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Panasonic Lumix DMC-TZ25 review:

Panasonic Lumix DMC-TZ25

  • 1
Typical Price: $399.00
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The Good Easy to use. Very good image quality. Well priced.

The Bad A built-in stereo mic would be desirable. High ISO images are messy.

The Bottom Line Looking for a well-priced travel camera with a long optical zoom lens? The TZ25 ticks most boxes, and matches its snappy performance with very good image quality.

Visit manufacturer site for details.

CNET Editors' Rating

8.0 Overall

Review Sections

Every year, Panasonic updates its range of travel cameras with two top-of-the-line models. In 2012, it is the TZ30 with all the bells and whistles, and the scaled-back version is the TZ25. If you're looking for a dependable travel camera that's relatively pocketable, and can live without features like a GPS, then the TZ25 is definitely a top camera to consider.

Design and features

More so than previous generations, the TZ25 misses out on some of the big selling points of the TZ range, including GPS, a touchscreen and a longer zoom. Despite this, the TZ25 is no slouch, sporting a 16x optical zoom with 32x intelligent zoom, as well as the same 24mm wide-angle Leica-branded lens as the TZ30 with a maximum aperture range of f/3.3-5.9.

Behind the lens is a 12.1-megapixel MOS sensor and image processor combination, which helps the TZ25 achieve some snappy continuous shooting metrics, and makes it easy for the in-camera HDR mode to snap three photos in quick succession without too much trouble.

The TZ25 comes with a mode dial at the top of the camera, which spans the range from program, aperture and shutter priority, as well as manual exposure modes. Intelligent automatic is also provided for anyone who simply wants to point and shoot. There are also creative controls available, which range from sepia-like effects to a toy camera emulator, plus scene modes and a dedicated 3D photo mode.

A demonstration of the filters on the TZ25.
(Credit: CBSi)

Controls are all within easy reach, and the TZ25 makes one-handed shooting a cinch. There's an instant-on record button, which starts video recording in whatever mode you are in at the time. An exposure button at the rear of the camera alters between the common shooting adjustments, like shutter speed and aperture, when in the appropriate modes. Connectivity is provided via one mini HDMI port and proprietary mini USB.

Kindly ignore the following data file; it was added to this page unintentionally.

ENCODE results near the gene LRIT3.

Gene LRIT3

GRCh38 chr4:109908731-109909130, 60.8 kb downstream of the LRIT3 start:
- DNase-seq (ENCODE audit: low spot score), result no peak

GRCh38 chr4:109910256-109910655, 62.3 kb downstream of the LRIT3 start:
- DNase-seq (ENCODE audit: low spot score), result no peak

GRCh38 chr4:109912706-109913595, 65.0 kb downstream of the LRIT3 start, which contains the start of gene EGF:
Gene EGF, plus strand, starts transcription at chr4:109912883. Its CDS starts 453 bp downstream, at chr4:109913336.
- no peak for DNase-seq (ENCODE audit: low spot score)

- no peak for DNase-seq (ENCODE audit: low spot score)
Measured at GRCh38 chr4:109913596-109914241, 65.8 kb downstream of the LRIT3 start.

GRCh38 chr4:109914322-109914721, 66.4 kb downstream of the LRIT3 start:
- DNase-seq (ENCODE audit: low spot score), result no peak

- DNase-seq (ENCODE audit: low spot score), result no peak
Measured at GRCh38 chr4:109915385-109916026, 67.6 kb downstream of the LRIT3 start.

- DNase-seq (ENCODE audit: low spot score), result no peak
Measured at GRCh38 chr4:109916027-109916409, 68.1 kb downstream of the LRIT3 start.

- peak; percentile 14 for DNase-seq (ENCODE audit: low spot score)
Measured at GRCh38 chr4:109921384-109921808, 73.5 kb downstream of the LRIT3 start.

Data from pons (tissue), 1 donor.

The 3-inch screen at the rear of the camera is nice and bright, although it can be a struggle to see in direct sunlight. Like earlier Panasonic cameras, the TZ25 comes with the reliable Power OIS image-stabilisation system.


General shooting metrics (in seconds)

  • Start-up to first shot
  • JPEG shot-to-shot
  • Shutter lag
    Sony Cyber-shot DSC-HX9V
  • 20.80.3
    Panasonic Lumix DMC-TZ30
    Panasonic Lumix DMC-TZ25
    Canon PowerShot SX260 HS

(Shorter bars indicate better performance)

Continuous shooting speed (in frames per second)

  • 7.6
    Sony Cyber-shot DSC-HX9V
  • 4.1
    Panasonic Lumix DMC-TZ30
  • 4
    Panasonic Lumix DMC-TZ25
  • 2.5
    Canon PowerShot SX260 HS

(Longer bars indicate better performance)

The TZ25 has a number of continuous shooting modes that change how quickly the camera is able to snap images in burst mode. It can take images at 2fps or 5fps with autofocus, or 10fps, 40fps or 60fps without autofocus, although, for the last two, the resolution of the output photo is reduced.

Unfortunately, like other cameras that advertise their speed, the TZ25's stated 10fps is only in theory; the camera can't actually hit that as it stops to process shots after four frames.

Image quality

The TZ25 delivers excellent images in almost all shooting situations, and makes it intuitive and easy enough for just about anyone to get a good shot. Thanks to the built-in features, like intelligent auto, as well as the in-camera HDR mode and creative filters, the TZ25 is always a fun and reliable workhorse to have around. Colours are bright and punchy without being oversaturated, and the lens is mostly sharp from edge to edge.

A comparison of the in-camera HDR mode.
(Credit: CBSi)

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